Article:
Heat oven to 400.  Trim the greens off the beets, leaving about an inch.  Wrap each beet tightly in foil and place in a baking dish.  Roast in the oven for an hour and up to 1 hour and 15 minutes until a knife goes easily through the beet.  Reduce oven to 350.  Let beets cool until you can handle them but you'll want them to still be warm.  Remove the foil and slip the skin off, trimming off the root and stem ends.  Cut each beet in half and then each half into wedges (4 or 5 wedges per half).  Place them in a bowl and drizzle with the balsamic vinegar and olive oil, sprinkle with salt.  Place the wedges on a baking sheet and roast again for 30 minutes.  Let cool a bit then plate them and top with the dressing.

*Note - I used a 3.5 oz round of garlic and herb goat cheese because that's what I had, I omitted the lemon zest because I had some recently squeezed lemon juice in the fridge and I used dried dill, just used less.  This makes a very thick dressing that would also work well as a dip with veggies.



Monday, August 01, 2011

Macaroni and Cheese

I think macaroni and cheese is the ultimate comfort food.  I'm seeing it on the menu in more restaurants and often they have a variety of macs - like the local Jack's Restaurant and Bar, which has a choice of six different "Jack's Macs."  Over the years I've tried many recipes.  It's not a complicated concept - a roux, some cheese, some pasta. One of my favorites was a macaroni and cheese I made while on vacation.  We'd rented an apartment for a week and every morning we'd stroll to get a cappuccino, baguette and cheese.  By the end of the week we had a lot of bits and pieces of cheese so I used them all in a hodge podge mixture that was the best!  Since then I've been on the lookout for that one recipe - my go to recipe - and I think I have finally found it.  I've made this many times now and it is the dish that is requested when the college kid is coming home for some home cooked meals, it's the perfect drop off dinner for a friend, it freezes well, tastes good leftover and it's easy.  Can't ask for more.  The original recipe is here at epicurious.com - the recipe as I make it is below.  I use a bit less butter, fat free milk instead of whole milk and a little more pasta. A really strong, sharp Cheddar is the key.  This recipe makes a lot - perfect for sharing and or freezing.  I usually get two 9 x 12 pans out of this.  It's not something we have very often because let's face it - it's not exactly health food.  But it is the perfect thing when you just need a little comfort...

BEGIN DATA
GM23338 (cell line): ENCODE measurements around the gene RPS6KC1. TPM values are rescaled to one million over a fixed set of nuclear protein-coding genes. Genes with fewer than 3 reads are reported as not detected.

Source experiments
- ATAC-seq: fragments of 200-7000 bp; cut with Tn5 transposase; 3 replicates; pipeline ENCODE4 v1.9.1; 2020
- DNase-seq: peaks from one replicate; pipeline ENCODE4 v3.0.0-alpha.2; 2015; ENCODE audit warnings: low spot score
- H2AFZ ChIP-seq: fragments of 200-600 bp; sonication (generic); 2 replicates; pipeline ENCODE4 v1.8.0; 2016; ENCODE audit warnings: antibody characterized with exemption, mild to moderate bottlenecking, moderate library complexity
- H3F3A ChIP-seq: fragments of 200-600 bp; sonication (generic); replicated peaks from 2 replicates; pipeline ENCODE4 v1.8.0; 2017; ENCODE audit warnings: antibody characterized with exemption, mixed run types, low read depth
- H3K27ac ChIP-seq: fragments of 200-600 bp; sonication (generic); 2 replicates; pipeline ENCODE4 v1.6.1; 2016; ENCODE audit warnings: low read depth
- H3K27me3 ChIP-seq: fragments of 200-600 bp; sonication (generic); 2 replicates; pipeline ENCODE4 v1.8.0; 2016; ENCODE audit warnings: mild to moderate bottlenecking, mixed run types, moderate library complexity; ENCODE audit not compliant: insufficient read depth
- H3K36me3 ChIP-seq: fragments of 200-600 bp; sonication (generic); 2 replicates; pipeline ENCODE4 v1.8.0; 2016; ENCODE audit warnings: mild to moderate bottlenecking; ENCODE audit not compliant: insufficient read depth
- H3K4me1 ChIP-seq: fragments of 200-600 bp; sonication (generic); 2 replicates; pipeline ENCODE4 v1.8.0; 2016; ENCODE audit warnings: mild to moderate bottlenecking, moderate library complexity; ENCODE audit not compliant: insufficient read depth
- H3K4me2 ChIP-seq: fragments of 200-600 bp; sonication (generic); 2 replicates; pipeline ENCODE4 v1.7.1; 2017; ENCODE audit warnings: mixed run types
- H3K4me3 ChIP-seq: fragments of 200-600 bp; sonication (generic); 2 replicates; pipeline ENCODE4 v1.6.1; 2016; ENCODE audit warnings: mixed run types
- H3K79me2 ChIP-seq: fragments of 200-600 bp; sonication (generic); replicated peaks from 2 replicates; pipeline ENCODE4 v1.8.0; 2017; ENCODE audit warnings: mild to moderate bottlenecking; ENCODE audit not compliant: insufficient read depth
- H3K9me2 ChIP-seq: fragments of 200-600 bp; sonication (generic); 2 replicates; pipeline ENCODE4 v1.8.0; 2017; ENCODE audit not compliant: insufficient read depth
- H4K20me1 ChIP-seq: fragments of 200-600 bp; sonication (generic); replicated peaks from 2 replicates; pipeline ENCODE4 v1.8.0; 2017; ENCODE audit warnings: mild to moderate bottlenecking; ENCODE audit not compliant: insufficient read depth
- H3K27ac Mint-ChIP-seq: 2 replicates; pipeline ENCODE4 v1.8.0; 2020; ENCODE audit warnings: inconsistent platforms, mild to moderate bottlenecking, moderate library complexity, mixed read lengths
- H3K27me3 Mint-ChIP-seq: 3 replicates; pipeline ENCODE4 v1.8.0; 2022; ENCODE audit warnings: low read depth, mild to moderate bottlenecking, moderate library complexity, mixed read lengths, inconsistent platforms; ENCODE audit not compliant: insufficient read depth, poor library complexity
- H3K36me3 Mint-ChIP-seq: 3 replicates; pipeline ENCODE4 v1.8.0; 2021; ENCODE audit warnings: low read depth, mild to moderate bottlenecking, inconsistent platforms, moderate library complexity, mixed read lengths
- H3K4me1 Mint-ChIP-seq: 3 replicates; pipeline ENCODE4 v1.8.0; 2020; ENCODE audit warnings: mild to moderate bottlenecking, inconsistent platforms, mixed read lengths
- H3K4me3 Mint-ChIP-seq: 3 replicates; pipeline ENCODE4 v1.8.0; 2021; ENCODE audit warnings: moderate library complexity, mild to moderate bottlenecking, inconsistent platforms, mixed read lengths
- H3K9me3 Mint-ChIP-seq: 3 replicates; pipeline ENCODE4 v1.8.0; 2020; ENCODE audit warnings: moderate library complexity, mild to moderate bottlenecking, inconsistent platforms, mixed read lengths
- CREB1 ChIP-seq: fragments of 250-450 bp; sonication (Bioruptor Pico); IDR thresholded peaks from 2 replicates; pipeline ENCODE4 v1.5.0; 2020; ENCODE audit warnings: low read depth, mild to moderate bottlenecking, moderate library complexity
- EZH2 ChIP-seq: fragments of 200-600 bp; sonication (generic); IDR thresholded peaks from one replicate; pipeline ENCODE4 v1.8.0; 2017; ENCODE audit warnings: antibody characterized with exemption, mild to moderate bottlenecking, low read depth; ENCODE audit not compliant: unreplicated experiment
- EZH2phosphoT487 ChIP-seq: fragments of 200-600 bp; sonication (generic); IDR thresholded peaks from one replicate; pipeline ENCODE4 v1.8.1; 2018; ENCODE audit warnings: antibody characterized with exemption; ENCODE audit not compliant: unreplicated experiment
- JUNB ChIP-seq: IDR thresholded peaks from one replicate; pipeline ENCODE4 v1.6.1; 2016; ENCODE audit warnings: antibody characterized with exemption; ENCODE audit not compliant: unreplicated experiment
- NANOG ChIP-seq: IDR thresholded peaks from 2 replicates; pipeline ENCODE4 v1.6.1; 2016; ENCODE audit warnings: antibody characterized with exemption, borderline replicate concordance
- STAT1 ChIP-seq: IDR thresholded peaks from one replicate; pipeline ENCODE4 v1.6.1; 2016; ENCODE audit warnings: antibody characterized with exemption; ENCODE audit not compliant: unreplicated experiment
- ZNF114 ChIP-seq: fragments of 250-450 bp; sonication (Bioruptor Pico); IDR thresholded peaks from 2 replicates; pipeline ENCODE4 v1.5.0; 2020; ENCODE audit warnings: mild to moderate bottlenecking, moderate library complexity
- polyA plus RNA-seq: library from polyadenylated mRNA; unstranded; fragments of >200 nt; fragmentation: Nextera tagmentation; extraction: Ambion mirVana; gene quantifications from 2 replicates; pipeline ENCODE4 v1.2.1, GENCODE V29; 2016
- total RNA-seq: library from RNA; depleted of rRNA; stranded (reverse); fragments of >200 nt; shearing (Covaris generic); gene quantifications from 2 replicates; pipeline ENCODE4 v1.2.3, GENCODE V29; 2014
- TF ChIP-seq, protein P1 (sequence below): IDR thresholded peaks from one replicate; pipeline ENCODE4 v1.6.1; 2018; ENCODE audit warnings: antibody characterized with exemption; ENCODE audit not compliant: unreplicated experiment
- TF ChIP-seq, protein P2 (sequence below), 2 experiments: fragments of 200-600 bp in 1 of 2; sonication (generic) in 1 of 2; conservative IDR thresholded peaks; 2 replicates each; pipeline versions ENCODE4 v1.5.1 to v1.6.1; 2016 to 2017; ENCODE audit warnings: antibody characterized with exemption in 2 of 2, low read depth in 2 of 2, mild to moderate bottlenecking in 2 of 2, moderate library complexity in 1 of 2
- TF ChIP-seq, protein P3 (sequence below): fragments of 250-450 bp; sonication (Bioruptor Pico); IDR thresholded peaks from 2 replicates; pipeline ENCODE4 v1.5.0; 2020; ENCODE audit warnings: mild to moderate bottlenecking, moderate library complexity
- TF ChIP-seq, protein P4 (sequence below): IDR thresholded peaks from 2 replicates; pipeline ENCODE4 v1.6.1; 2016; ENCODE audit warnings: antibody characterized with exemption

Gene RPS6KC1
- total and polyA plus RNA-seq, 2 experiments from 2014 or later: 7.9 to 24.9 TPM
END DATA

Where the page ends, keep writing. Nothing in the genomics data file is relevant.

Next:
Macaroni and Cheese
For the topping:
2 tablespoons butter
2 cups panko bread crumbs
3 ounces coarsely grated extra-sharp Cheddar
1/2 cup grated parmesan

For macaroni and sauce:
1 stick butter
6 tablespoons all purpose flour
5 cups fat free milk
16 ounces coarsely grated extra-sharp Cheddar
1/2 cup grated parmesan
19 ounces elbow macaroni

Preheat oven to 400 degrees with rack in the middle

For the topping, melt the 2 tablespoons of butter, Combine the panko and cheese until combined well, mix in melted butter.  Set aside.

Get the macaroni going in a big pot of boiling water.  You will want to cook it al dente and be sure to reserve one cup of the pasta water.  While that cooks melt the 1 stick of butter in a medium saucepan over medium low heat and then stir in flour.  Cook roux, stirring, three minutes and then whisk in milk.  Bring sauce to a boil, whisking constantly, then simmer, whisking occasionally. 3 minutes.  Stir in the cheeses, 2 teaspoons salt and 1/2 teaspoon pepper until smooth.  Remove from heat.  

When the pasta is done, drain it (don't forget to reserve one cup of the cooking water) and return it to the pot.  Stir in the cheese sauce and the cup of water.  Mix well and then put in your baking dishes (I sprayed the baking dishes lightly with olive oil).  It is a very soupy mixture (but don't worry, it bakes up perfectly) - you may want to ladle it into the baking dishes.  Spread the topping evenly on the macaroni  and bake until golden and bubbling, 20-25 minutes.

The original calls for putting it in two 2 qt baking dishes but I prefer to use a shallower pan so I can spread out more of that topping!  You can make one large dish and then a couple of smaller ones to freeze.  It's pretty flexible.